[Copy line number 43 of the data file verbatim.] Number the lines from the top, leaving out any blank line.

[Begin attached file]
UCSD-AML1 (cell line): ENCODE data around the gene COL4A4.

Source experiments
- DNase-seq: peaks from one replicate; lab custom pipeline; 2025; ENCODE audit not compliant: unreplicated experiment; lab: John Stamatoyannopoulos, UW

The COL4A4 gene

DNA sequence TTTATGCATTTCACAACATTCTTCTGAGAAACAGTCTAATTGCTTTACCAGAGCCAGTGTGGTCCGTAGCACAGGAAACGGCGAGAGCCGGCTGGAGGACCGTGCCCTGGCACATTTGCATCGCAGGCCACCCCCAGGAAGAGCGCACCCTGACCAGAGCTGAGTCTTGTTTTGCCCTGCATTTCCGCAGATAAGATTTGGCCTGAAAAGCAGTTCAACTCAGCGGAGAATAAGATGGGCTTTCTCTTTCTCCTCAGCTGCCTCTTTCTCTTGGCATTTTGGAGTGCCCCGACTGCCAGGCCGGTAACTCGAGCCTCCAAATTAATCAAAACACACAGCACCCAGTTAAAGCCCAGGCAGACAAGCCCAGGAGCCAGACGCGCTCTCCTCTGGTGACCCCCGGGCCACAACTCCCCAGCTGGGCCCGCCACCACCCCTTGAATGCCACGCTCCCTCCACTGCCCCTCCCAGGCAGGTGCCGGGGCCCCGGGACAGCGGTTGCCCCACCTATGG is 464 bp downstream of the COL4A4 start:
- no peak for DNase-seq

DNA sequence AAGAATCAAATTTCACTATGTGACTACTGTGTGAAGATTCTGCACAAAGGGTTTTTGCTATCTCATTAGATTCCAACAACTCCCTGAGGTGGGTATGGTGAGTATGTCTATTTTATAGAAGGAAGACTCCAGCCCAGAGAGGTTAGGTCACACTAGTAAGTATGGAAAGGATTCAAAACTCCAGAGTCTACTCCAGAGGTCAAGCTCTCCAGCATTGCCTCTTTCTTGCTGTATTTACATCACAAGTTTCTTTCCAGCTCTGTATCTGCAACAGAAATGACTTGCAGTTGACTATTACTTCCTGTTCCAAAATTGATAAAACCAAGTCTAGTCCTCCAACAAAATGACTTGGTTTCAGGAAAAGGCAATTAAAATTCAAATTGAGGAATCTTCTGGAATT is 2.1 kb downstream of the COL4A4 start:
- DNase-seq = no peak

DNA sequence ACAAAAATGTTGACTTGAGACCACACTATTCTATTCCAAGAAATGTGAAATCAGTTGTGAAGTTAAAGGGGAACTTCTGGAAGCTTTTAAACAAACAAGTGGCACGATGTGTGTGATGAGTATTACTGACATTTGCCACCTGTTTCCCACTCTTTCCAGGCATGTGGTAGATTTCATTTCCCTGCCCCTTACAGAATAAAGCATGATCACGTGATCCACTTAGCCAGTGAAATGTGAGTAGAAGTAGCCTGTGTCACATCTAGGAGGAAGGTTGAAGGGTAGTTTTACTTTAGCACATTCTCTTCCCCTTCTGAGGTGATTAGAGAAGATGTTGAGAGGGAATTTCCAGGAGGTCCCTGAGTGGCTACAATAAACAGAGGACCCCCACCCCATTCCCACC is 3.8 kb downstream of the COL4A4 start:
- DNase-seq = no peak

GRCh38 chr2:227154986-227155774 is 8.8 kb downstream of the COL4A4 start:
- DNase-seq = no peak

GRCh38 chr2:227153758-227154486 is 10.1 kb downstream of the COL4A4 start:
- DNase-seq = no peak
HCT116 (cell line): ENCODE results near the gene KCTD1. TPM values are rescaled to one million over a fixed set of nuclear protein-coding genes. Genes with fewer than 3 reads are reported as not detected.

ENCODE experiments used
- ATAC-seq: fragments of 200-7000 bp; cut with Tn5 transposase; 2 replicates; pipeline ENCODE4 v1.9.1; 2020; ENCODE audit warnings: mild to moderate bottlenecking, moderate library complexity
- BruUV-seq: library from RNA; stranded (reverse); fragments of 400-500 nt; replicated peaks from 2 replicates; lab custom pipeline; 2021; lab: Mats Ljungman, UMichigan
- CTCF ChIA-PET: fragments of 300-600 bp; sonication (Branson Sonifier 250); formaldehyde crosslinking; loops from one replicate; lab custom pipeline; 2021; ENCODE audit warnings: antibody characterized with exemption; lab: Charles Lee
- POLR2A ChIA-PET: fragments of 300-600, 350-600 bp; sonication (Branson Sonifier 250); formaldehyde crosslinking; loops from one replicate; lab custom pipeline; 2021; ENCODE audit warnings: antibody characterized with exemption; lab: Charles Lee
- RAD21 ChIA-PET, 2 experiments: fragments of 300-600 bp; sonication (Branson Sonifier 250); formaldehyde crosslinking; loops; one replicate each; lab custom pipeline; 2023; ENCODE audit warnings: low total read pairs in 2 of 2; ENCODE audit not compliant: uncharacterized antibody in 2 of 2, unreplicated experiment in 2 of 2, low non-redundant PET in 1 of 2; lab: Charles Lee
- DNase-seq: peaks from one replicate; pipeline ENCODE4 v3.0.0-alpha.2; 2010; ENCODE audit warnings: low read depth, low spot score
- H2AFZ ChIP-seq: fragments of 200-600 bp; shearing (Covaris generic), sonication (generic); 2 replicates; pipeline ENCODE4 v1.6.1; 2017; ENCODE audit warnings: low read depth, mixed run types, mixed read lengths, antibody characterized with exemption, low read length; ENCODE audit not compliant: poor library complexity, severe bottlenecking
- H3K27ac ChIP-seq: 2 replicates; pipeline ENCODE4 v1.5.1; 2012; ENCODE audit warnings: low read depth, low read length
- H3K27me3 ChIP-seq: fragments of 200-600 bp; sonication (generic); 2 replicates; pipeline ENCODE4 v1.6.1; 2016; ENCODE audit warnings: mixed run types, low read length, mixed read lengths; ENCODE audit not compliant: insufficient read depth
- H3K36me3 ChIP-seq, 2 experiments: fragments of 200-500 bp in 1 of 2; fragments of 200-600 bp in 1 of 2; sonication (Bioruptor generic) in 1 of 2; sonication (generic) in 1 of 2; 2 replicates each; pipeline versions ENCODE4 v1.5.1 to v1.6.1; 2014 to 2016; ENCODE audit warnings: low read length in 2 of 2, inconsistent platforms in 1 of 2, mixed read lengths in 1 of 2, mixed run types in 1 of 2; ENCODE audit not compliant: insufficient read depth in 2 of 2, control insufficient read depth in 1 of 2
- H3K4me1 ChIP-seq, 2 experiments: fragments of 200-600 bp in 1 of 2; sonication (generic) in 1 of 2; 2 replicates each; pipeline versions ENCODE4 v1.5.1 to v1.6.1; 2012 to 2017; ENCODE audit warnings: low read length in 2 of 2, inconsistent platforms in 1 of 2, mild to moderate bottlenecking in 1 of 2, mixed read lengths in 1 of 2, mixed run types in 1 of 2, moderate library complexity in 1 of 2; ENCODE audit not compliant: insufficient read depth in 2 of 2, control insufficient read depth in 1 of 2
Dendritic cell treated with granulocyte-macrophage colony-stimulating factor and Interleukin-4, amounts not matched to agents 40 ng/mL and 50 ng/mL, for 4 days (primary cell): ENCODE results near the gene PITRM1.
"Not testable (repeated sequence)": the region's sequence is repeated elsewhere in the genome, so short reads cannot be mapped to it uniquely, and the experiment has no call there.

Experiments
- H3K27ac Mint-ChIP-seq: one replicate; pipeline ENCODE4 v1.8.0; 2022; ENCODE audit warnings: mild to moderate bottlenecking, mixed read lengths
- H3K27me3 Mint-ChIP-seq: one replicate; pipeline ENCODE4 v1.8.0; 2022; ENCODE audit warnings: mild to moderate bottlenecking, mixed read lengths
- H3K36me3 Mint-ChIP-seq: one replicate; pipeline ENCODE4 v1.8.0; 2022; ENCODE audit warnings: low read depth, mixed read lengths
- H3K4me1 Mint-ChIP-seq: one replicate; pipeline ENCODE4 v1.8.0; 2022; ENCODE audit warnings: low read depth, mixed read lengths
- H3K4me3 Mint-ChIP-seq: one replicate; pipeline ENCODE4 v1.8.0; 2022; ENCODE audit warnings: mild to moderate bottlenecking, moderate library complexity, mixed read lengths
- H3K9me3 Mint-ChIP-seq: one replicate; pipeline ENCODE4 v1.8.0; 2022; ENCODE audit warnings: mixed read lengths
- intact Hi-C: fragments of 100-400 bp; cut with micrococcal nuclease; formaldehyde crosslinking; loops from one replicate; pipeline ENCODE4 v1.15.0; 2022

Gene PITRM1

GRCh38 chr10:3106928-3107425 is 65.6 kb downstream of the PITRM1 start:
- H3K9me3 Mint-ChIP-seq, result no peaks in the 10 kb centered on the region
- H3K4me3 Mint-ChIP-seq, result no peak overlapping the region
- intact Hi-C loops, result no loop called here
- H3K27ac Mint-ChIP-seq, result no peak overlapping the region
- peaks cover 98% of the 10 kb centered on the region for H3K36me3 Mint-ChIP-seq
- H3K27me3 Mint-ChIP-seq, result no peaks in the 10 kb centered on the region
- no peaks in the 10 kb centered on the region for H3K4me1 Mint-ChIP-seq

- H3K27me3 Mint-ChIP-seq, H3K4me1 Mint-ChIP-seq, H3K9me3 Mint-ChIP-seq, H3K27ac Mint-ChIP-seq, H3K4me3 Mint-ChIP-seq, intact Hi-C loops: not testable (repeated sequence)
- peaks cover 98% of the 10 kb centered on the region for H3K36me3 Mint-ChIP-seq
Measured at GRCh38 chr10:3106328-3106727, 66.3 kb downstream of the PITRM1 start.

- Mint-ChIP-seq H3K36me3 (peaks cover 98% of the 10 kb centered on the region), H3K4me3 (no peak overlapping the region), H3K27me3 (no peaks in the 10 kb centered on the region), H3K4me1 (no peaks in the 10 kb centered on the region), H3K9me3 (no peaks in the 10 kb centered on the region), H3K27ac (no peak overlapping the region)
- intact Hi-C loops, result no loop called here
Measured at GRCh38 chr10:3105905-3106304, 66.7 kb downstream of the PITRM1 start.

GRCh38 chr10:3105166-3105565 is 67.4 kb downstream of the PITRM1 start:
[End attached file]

- H3K27ac Mint-ChIP-seq, result no peak overlapping the region